Shell v. ShellAnnotate this Case
267 So. 2d 461 (1972)
Mildred C. SHELL v. Claude E. SHELL.
6 Div. 113.
Court of Civil Appeals of Alabama.
May 17, 1972.
Rehearing Denied June 7, 1972.
*463 Harris & Esdale, Birmingham, Lee Bains, Bessemer, for appellant.
W. Gerald Stone, Arthur Green, Jr., Bessemer, for appellee.
WRIGHT, Presiding Judge.
Claude E. Shell brought suit for divorce against Mildred C. Shell in the Circuit Court of Jefferson County, Bessemer Division, on December 28, 1970. Respondent filed answer and cross-bill for separate maintenance. In her cross-petition, Mrs. Shell sought, in addition to support, a property settlement of real property owned by the parties jointly with right of survivorship.
After issue was joined and at a hearing ore tenus on the evidence in support of the respective bills of complaint, counsel for appellant-respondent orally moved the trial judge to recuse himself on the grounds of personal bias and prejudice in favor of complainant. There was no testimony taken on the motion, but oral charges were made by counsel alleging close friendship between Mr. Shell and the judge. It was charged that Shell had been a political supporter and contributor of the judge and had entertained him and gone fishing with him.
After hearing the charges, the judge denied only that they had fished together and made the further comment to the effect that he had no friendships when he sat as judge. He refused to recuse himself and testimony on the bills of complaint proceeded ore tenus. Decree was entered striking the appellant's cross-complaint and granting a divorce to appellee on the ground of cruelty.
The decree awarded to Mrs. Shell all household fixtures and furniture except minor items. It further directed the home, jointly owned with right of survivorship, be sold and the proceeds, after costs of sale, be divided equally between the parties. There was ordered paid from said sale certain purchases made by Mrs. Shell and charged to Shell prior to December 20, 1970. It was ordered that the register pay from Mrs. Shell's half of the proceeds all purchases made by her and charged to her husband after February 21, 1971. It was on this latter date that the court had entered a restraining order to Mrs. Shell directing her to make no further purchases and charge them to Shell. She continued to make purchases, in spite of the order, in an amount in excess of $5,000.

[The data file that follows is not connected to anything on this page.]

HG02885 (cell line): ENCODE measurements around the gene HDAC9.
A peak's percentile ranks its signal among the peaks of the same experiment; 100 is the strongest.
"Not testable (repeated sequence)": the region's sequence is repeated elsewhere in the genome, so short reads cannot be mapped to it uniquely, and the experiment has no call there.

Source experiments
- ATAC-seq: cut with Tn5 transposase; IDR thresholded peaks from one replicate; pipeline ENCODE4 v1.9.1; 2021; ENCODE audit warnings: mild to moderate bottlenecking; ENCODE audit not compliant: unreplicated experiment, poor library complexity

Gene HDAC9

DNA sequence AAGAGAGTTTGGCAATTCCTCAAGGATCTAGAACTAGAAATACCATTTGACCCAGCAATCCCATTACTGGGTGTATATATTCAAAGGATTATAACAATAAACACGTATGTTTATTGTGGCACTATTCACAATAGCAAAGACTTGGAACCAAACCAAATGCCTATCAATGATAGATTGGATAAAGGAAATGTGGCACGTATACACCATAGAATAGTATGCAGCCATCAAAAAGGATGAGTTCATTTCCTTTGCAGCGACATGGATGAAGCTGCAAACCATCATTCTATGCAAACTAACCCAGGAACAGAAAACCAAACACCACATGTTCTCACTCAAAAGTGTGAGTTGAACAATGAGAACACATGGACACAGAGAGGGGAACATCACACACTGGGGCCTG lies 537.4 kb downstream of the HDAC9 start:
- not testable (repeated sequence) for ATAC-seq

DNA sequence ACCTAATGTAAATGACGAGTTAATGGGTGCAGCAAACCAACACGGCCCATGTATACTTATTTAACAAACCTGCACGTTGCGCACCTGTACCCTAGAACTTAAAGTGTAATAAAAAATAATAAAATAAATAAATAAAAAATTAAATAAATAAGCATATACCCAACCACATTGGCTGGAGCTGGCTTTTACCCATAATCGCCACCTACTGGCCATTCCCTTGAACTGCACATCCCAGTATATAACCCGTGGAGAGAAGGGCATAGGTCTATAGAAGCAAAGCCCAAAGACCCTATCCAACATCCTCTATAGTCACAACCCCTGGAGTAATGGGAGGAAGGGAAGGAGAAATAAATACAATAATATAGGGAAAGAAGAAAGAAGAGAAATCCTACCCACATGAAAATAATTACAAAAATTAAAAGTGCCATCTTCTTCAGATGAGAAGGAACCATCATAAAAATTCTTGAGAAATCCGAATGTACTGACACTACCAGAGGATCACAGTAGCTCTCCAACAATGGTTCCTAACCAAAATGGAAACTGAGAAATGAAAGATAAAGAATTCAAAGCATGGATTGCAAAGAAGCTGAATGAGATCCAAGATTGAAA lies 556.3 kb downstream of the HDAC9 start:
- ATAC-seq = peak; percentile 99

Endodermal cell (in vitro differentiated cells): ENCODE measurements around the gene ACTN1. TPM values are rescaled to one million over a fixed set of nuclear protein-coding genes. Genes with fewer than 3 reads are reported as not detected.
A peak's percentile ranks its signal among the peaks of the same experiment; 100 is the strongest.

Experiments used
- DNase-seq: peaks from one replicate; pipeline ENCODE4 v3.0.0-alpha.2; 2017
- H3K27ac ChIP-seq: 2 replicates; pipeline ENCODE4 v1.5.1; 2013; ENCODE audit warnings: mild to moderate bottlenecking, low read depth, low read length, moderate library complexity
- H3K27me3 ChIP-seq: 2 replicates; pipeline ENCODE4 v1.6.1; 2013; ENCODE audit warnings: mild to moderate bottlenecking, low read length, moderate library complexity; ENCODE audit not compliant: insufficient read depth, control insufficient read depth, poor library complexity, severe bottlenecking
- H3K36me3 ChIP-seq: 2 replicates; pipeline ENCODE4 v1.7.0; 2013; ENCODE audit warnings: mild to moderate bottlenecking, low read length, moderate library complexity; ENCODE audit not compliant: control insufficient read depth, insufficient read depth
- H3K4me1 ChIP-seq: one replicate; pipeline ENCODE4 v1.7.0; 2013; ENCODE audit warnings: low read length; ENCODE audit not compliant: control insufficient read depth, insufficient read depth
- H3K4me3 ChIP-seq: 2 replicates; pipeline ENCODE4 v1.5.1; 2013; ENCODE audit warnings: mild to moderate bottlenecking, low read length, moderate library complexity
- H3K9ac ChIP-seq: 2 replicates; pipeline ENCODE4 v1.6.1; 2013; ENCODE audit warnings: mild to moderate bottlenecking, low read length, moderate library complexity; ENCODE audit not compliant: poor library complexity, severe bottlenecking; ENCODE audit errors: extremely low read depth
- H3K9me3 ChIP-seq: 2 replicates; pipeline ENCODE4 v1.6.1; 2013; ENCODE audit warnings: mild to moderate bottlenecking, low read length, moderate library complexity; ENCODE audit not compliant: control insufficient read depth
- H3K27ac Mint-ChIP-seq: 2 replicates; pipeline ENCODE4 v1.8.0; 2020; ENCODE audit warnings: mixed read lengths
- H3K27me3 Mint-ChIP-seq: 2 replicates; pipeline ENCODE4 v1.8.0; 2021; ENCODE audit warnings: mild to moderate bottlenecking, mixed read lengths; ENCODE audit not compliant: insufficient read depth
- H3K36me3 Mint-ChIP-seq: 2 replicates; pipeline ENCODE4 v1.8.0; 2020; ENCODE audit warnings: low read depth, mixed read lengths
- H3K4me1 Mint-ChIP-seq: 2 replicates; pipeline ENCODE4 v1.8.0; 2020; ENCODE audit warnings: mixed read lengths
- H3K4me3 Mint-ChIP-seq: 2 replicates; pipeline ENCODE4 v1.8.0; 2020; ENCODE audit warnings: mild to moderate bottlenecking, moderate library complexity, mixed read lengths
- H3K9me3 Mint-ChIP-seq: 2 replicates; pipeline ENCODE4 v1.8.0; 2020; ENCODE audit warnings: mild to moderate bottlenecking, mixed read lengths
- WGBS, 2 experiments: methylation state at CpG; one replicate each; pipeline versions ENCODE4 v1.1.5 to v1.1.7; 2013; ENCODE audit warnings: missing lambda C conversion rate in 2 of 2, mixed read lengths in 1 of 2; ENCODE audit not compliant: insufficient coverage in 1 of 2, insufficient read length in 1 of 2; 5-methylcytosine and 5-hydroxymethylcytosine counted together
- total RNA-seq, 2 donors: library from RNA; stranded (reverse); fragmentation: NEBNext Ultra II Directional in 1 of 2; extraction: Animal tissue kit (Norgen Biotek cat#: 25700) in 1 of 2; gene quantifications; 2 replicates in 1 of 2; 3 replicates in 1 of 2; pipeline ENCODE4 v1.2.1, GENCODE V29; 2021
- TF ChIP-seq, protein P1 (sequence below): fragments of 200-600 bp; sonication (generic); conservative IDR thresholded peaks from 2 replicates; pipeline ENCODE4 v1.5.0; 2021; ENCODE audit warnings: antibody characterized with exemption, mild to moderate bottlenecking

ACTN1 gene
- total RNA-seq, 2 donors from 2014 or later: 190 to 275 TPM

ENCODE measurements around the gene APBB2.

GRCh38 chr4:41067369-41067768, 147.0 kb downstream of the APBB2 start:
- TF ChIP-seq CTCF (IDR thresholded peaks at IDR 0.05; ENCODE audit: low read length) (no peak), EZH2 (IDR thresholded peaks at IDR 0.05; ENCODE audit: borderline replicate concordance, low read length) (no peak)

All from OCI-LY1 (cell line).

The court found from the evidence that Mrs. Shell had $10,000 in cash, a 1970 Cadillac automobile, free from encumbrance, and an income of $190 per month from Social Security. The evidence disclosed that both parties were married to other spouses at the time they met at church, began seeing one another, and subsequently left their spouses and began living together in Texas. This liaison continued for a year and a half prior to their marriage on June 9, 1967.
*464 During their brief marriage they took many trips and spent vast sums of money. Shell is required to pay his former wife $1,000 per month alimony and $500 per month to educate and support his son. He is required to pay $3,600 annually in premiums on a life insurance policy to which his former wife and son are beneficiaries.
At the time of the decree, Shell was not employed, owed an estimated income tax of between $28,000 and $38,000 and owned only various investments with net value of some $200,000. There was no evidence that appellant aided in accumulating any of such assets, but rather participated heavily in depleting others during the short and tempestuous union of the parties.
There was evidence of a chronic physical and mental ailment by Mrs. Shell, but which had been present prior to the marriage. Medical testimony was presented that she would not cooperate in medical treatment and that at least some of her symptoms were due to malingering. We can see no need to further set out matters in evidence as we are constrained to the view that the decree is fairly and substantially supported by the testimony.
The often stated rule of review of a decree by a trial court after a hearing ore tenus. must here prevail; i. e., we will not disturb the finding of the trial court unless it is so unsupported by or contrary to the evidence as to be palpably wrong. Northcutt v. Northcutt, 45 Ala.App. 646, 235 So. 2d 896. This rule is applicable and dispositive of Assignments of Error 2, 3, 4, 5 and 6 as they each charge that the decree is contrary to the evidence.
Assignment of Error 1 is directed at the refusal of the trial judge to recuse himself because of charged close friendship with the complainant.
Title 13, § 6, Code of Alabama, provides the statutory grounds for disqualification of a judge.